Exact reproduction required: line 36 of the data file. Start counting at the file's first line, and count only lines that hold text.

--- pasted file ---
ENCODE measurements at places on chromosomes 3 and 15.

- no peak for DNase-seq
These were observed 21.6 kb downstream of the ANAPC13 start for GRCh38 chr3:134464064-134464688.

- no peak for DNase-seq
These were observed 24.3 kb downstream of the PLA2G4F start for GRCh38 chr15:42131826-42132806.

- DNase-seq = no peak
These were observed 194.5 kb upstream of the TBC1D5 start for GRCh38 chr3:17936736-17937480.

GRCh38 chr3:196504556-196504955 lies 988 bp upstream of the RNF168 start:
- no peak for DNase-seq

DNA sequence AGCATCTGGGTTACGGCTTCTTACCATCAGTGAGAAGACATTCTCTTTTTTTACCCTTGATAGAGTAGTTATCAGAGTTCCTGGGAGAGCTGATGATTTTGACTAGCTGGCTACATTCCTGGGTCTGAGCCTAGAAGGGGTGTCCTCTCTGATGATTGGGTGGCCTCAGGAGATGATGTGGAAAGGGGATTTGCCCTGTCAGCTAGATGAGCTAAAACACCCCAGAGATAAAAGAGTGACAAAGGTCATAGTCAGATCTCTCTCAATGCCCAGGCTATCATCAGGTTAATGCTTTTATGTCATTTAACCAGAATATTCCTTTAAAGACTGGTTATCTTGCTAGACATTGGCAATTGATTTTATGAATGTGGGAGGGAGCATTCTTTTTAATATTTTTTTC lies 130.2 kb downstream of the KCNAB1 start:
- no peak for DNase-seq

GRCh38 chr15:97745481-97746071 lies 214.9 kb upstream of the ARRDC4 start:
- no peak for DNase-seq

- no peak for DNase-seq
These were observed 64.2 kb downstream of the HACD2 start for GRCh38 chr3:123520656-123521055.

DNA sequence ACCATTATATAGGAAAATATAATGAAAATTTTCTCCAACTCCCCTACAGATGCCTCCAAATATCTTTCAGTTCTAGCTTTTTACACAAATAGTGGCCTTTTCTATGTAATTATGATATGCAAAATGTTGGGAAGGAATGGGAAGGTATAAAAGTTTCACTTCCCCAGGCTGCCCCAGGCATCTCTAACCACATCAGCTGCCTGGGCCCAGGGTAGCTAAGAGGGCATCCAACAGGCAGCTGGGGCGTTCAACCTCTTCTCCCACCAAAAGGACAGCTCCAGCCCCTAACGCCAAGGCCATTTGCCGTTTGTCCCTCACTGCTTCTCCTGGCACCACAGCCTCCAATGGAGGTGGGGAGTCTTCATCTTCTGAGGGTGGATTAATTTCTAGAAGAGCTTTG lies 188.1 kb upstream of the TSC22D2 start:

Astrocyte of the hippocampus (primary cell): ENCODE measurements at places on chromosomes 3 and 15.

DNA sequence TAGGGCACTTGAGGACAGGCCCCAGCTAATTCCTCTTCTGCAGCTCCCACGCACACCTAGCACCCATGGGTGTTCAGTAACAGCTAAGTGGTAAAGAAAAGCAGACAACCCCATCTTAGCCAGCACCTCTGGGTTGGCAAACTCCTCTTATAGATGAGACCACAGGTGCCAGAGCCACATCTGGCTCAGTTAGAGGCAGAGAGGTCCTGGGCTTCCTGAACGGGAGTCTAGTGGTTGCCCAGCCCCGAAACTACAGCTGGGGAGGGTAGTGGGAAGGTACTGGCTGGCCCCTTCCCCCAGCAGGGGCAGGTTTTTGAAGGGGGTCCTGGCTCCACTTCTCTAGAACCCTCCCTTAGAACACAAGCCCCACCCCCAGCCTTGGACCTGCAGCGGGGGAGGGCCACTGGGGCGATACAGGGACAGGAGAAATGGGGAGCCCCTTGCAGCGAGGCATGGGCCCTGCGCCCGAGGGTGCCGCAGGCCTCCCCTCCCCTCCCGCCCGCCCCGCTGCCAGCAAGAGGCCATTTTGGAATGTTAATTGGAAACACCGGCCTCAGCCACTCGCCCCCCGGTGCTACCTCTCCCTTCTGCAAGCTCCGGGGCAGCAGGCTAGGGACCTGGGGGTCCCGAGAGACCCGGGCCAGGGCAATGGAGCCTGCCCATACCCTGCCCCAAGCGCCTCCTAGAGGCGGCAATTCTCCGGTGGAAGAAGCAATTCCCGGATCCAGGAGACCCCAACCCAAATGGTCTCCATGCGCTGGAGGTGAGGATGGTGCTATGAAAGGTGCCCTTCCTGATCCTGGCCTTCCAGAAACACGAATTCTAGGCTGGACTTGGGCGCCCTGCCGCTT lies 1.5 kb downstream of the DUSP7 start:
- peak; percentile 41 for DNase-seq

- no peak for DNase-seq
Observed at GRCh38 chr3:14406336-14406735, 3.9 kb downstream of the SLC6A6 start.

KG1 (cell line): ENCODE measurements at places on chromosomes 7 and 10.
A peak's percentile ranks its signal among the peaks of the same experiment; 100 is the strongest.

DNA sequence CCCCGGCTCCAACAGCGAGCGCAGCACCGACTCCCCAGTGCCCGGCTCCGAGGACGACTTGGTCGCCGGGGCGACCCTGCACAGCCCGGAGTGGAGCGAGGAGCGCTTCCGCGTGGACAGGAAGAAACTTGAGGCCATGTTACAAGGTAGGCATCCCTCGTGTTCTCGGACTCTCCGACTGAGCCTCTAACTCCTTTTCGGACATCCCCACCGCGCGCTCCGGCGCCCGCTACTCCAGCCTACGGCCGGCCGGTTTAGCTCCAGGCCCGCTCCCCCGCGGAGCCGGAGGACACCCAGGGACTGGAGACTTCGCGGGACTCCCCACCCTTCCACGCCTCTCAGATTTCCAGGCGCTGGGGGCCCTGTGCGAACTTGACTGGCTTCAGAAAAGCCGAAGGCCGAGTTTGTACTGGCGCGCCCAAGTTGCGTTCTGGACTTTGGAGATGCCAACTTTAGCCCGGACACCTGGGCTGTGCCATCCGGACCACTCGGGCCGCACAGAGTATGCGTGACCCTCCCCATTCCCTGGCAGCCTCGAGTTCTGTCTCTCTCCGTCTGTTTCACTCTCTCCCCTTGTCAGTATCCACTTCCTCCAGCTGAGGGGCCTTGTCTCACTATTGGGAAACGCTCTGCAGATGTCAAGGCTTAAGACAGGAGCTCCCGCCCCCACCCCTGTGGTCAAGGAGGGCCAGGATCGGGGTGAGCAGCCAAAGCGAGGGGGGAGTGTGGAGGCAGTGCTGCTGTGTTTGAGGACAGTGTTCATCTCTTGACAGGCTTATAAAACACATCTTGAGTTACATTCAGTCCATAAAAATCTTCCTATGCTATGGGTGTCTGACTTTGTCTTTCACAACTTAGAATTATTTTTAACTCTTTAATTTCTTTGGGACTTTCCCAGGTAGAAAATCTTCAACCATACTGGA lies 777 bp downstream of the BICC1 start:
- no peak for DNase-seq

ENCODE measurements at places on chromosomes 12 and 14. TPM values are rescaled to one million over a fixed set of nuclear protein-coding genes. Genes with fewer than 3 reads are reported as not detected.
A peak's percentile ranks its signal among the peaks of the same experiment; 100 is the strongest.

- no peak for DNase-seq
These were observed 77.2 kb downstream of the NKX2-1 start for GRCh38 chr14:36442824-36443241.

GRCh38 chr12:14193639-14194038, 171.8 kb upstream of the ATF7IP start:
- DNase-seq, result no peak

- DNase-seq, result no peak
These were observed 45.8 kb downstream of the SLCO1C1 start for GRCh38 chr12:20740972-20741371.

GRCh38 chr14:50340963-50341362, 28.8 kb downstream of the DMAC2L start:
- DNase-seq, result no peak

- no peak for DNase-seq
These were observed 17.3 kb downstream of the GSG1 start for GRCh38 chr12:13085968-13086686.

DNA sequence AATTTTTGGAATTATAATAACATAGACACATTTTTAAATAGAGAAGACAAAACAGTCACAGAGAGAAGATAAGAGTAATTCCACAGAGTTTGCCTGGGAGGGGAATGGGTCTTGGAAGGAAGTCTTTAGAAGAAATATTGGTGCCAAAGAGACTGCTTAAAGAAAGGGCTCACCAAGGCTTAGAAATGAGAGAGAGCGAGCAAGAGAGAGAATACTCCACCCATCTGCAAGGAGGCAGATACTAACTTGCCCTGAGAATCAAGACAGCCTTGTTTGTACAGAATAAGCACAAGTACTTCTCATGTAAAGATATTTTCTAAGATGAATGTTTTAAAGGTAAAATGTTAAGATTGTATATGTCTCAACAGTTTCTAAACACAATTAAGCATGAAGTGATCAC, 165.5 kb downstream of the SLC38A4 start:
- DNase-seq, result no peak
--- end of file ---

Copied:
- no peak for DNase-seq